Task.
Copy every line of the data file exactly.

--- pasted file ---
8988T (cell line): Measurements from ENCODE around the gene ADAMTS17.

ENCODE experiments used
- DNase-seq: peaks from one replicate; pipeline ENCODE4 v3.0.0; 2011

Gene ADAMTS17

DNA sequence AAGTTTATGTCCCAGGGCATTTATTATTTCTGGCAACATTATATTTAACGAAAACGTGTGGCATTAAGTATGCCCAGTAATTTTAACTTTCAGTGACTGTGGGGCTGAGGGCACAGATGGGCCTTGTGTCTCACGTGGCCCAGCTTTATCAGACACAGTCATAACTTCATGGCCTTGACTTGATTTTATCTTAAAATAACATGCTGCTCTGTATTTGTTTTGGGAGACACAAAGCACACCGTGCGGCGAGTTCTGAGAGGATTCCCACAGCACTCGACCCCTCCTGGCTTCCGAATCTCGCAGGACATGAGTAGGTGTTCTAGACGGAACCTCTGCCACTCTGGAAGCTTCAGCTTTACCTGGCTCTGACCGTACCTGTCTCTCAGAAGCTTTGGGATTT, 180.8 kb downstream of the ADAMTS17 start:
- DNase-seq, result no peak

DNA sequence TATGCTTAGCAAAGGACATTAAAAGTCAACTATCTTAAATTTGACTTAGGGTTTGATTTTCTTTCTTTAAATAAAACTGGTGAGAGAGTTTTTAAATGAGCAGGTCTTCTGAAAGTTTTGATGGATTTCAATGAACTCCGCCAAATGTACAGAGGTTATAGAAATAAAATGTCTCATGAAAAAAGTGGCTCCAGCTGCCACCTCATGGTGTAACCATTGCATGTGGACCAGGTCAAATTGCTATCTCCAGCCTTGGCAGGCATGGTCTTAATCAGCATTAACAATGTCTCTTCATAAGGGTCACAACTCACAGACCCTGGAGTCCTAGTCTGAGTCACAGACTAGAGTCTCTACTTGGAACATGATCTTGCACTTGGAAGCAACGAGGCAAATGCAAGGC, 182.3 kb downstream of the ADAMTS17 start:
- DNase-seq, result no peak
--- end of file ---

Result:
8988T (cell line): Measurements from ENCODE around the gene ADAMTS17.

ENCODE experiments used
- DNase-seq: peaks from one replicate; pipeline ENCODE4 v3.0.0; 2011

Gene ADAMTS17

DNA sequence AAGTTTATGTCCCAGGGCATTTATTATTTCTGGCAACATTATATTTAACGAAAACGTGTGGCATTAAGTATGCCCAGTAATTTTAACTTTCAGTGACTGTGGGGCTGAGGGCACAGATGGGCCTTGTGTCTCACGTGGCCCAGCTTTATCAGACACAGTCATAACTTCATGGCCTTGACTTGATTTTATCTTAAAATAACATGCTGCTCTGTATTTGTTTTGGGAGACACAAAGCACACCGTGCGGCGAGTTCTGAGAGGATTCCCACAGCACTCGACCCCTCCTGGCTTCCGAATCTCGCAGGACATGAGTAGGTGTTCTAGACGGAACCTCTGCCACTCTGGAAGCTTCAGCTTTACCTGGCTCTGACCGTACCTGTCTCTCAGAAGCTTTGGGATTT, 180.8 kb downstream of the ADAMTS17 start:
- DNase-seq, result no peak

DNA sequence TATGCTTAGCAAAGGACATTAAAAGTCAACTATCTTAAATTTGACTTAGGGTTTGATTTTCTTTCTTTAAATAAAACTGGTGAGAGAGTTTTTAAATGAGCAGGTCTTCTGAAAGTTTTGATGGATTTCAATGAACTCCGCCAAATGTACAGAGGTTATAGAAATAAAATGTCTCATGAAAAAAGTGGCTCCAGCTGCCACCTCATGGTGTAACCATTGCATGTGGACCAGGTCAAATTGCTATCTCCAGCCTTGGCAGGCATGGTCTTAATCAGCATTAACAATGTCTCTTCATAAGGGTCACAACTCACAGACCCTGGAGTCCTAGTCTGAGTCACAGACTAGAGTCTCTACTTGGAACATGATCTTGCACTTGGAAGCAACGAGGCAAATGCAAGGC, 182.3 kb downstream of the ADAMTS17 start:
- DNase-seq, result no peak